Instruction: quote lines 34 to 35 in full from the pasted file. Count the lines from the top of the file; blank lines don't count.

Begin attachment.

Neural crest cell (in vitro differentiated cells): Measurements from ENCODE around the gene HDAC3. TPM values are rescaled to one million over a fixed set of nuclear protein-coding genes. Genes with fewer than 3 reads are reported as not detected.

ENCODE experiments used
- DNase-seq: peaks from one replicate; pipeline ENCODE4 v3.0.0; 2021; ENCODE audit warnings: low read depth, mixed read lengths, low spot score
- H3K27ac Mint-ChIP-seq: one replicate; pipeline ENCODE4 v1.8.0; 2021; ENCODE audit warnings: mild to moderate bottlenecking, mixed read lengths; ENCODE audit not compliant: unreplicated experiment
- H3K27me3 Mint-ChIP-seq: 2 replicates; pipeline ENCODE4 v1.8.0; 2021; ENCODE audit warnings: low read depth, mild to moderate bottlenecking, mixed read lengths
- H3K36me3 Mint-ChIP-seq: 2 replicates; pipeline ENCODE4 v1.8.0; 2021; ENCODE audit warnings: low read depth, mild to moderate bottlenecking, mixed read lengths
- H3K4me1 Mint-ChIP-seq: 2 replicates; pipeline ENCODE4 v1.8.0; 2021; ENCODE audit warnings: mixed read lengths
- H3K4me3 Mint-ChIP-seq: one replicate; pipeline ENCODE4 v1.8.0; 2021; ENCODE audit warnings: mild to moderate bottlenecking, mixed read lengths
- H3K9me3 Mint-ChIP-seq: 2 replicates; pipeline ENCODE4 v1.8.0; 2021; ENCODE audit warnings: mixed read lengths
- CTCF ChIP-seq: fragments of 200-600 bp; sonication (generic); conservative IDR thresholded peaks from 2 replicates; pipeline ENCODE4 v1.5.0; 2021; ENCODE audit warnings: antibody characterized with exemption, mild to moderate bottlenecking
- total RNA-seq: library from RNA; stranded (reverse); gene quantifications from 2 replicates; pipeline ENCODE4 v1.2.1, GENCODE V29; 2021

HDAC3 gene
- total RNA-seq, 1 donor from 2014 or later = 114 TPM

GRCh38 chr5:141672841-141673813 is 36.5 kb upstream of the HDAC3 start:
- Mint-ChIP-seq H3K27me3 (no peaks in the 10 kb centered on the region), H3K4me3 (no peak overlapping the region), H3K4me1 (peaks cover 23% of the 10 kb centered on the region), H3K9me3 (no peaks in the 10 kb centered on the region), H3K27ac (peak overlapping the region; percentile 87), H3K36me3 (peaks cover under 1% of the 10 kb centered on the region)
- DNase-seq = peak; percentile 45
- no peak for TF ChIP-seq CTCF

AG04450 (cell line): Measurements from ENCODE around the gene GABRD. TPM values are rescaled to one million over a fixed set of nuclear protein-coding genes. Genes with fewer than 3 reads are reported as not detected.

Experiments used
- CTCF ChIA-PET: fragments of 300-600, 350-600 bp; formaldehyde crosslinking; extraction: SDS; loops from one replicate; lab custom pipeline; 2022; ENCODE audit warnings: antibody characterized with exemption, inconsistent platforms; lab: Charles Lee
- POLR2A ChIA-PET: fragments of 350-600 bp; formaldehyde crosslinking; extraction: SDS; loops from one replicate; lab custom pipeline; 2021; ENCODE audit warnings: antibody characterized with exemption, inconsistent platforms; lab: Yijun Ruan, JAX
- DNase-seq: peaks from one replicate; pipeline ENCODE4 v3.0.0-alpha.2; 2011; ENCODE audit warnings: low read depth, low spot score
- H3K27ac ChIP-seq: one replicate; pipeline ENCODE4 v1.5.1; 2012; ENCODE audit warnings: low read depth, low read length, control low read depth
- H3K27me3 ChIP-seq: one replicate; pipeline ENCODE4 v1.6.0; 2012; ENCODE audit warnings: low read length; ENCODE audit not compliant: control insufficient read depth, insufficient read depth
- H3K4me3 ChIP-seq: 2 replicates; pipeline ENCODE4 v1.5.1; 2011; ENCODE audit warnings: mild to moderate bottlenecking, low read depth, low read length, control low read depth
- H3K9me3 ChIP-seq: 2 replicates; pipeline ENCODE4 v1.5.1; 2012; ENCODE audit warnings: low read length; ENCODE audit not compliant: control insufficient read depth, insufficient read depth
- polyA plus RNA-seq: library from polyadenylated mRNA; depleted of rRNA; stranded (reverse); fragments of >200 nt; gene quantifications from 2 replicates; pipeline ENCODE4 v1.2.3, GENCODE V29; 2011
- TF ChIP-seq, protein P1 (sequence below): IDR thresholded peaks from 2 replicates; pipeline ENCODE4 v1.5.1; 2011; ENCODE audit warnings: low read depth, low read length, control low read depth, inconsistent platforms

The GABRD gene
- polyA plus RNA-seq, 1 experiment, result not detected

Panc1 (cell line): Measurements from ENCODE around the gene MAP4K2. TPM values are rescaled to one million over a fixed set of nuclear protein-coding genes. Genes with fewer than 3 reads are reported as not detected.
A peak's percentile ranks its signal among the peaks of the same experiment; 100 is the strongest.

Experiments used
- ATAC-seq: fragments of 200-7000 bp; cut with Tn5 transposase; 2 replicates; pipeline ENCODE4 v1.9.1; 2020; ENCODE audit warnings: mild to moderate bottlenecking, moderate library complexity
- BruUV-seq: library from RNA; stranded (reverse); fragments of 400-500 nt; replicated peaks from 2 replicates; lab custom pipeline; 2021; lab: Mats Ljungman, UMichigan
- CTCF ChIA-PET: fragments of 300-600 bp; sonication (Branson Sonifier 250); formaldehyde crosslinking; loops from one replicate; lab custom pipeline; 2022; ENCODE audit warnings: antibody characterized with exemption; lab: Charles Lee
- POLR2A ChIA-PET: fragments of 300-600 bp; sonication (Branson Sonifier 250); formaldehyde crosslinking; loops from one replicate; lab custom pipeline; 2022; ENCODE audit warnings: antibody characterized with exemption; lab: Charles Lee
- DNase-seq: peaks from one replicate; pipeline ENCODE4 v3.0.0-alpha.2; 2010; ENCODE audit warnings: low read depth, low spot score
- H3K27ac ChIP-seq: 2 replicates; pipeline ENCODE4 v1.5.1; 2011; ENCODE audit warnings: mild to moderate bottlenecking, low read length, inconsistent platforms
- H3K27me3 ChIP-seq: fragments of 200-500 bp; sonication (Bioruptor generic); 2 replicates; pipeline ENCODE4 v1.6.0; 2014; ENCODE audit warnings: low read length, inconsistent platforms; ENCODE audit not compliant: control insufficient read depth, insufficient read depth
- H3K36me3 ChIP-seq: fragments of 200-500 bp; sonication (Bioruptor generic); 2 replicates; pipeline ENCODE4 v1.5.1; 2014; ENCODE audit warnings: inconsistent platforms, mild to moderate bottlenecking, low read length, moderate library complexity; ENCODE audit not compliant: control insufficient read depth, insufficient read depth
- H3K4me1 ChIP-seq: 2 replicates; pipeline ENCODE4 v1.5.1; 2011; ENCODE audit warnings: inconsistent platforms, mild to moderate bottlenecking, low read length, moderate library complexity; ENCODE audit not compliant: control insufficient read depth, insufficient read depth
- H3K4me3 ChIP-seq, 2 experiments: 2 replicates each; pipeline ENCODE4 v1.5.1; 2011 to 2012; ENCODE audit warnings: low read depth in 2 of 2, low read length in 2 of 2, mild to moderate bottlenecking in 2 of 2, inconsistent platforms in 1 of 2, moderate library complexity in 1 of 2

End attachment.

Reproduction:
- ATAC-seq: fragments of 200-7000 bp; cut with Tn5 transposase; 2 replicates; pipeline ENCODE4 v1.9.1; 2020; ENCODE audit warnings: mild to moderate bottlenecking, moderate library complexity
- BruUV-seq: library from RNA; stranded (reverse); fragments of 400-500 nt; replicated peaks from 2 replicates; lab custom pipeline; 2021; lab: Mats Ljungman, UMichigan